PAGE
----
Prior to 2015, various shortcoming in NCUA’s existing PCA rules had been identified. Some of those deficiencies were resolved by the passage of the 2015 final Risk-Based Capital rule. However, should the NCUA Board finalize a further delay in the 2015 risk-based capital rule, the existing PCA rules would remain in effect.[11] In that case, NCUA should make necessary adjustments to the existing PCA rules to remedy the shortcomings for the interim period before the effective date of the 2015 rules. For example, the existing PCA rule’s treatment of loans sold with recourse fail to distinguish between loan transfers that qualify for true sale accounting pursuant to Generally Accepted Accounting Principles as well as transfers of loans with recourse partially guaranteed by a government entity.

At a minimum, NCUA could adopt the 2015 final rule’s asset threshold to provide relief to credit unions under $500 million in assets from the ongoing current PCA risk-based capital rules. However, we note that even such a remedy would inappropriately leave the remaining covered credit unions exposed to previously acknowledged flaws in the existing PCA treatments of some recourse loans. In light of the proposed further delay, these issues must be addressed.

NASCUS appreciates the opportunity to submit comments on the NCUA Board’s proposal to further delay the effective date of the 2015 final risk-based capital rule. We would be happy to discuss our comments and recommendations in more detail at NCUA’s convenience.


Brian Knight

Executive Vice President & General Counsel



[1] NASCUS is the professional association of the nation’s 45 state credit union regulatory agencies that charter and supervise over 2,100 credit unions.

[2] 80 Fed. Reg.  66625 (October 29, 2015).

[3] 84 Fed. Reg. 30048 (June 26, 2019).

[4] Ibid at 30049.

[5] See National Credit Union Administration, Final Rule; Risk-Based Capital, 80 Fed. Reg. 66626, 66660 (Oct. 29, 2015) (“the Board plans to address additional forms of supplemental capital in a separate proposed rule, with the intent to finalize a new supplemental capital rule before the effective date of this risk-based capital final rule.”);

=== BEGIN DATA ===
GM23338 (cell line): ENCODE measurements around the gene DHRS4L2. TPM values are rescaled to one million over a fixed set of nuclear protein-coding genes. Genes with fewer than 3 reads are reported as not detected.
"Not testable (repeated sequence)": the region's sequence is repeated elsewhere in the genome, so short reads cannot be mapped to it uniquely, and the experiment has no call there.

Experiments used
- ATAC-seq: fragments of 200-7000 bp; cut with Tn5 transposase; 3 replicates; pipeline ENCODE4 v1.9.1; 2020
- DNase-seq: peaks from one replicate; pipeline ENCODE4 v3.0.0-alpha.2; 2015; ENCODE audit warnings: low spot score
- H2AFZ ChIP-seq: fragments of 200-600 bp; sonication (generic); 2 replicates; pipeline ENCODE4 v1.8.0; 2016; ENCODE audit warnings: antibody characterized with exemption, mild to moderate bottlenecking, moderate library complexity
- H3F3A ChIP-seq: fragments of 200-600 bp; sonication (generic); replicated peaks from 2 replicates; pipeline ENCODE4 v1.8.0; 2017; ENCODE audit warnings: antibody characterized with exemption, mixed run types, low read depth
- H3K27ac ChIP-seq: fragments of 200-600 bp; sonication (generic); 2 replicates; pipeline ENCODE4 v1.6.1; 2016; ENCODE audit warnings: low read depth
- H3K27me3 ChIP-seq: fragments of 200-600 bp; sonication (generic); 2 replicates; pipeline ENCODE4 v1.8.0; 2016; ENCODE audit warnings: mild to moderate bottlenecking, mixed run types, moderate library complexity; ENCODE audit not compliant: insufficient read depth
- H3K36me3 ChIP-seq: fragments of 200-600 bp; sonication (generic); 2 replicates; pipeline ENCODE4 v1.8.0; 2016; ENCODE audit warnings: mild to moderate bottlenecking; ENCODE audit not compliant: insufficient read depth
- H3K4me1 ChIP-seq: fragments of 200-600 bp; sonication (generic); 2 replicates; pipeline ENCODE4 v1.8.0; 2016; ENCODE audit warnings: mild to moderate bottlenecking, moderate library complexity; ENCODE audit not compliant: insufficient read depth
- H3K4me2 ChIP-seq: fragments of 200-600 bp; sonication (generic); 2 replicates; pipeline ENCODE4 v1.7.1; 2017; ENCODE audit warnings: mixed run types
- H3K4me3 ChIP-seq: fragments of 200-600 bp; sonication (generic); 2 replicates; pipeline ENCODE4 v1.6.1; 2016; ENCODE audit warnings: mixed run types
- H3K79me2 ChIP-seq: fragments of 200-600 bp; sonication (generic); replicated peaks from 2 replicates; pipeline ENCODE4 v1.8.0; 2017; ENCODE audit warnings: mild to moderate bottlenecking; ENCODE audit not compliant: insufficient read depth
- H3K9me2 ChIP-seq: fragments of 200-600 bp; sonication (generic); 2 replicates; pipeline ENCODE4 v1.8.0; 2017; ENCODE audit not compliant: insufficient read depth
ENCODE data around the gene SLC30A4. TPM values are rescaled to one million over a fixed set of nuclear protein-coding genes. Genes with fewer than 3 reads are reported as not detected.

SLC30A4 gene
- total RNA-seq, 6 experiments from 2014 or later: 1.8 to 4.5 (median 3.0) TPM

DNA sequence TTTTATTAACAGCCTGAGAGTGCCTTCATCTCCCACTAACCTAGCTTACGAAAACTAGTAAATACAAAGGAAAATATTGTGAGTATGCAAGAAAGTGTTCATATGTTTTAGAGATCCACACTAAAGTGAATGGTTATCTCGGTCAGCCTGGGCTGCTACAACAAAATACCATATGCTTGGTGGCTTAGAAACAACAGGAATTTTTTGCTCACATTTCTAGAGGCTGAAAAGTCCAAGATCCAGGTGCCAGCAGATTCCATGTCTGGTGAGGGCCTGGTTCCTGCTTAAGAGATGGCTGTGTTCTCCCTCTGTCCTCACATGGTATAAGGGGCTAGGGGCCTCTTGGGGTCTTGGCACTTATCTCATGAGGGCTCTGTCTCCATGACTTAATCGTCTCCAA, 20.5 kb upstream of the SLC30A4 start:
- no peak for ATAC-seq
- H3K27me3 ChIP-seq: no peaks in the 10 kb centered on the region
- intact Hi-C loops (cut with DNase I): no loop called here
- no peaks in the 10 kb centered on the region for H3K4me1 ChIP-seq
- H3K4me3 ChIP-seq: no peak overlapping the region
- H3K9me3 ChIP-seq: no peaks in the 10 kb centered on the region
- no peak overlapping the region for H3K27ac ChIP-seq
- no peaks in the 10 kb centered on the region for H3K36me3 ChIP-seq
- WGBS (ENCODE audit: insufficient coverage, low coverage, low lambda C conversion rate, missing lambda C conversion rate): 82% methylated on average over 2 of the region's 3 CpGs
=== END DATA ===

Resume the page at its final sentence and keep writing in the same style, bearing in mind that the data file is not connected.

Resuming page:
See also NCUA Board Member Mark McWatters Statement on the Final Risk-Based Capital Net Worth Rule (Oct. 29, 2015)

See also NCUA, Report to the House Financial Services Committee on the Final Risk-Based Capital Rule, November 2015. Available at (accessed August 27, 2018).

See also NCUA’s Frequently Asked Questions about NCUA’s Risk-Based Capital Final Rule, October 2015. Available at (accessed August 27, 2018). Question #10 reads in full:

Q10. Will credit unions be authorized to raise supplemental capital for purposes of risk-based net worth? Yes. The NCUA Board plans in a separate proposed rule to address comments supporting additional forms of supplemental capital. As the risk-based capital final rule does not take effect until January 1, 2019, there is ample time for the NCUA Board to finalize a new rule to allow supplemental capital to be counted in the risk-based capital numerator before the effective date.

[6] See NASCUS comments to NCUA September 7, 2018, available at; and NASCUS comments to NCUA November 20, 2017, available at; NASCUS comments to NCUA May 9, 2017, available at; and NASCUS comments to NCUA, April 27, 2015, available at

[7] 83 Fed. Reg. 4518 (January 31, 2018). See NASCUS Comments on Proposed Call Report Modernization, available at

[8] See 84 Fed. Reg. 3062 (Feb. 8, 2019).

[9] See Proposed Community Bank Leverage Ratio Would Provide Reg Buren Not Relief,  James Cooper, CSBS online (February 15, 2019). Available at

[10] 12 U.S.C. §1790(l).

[11] 84 Fed. Reg. 30048 (June 26, 2019).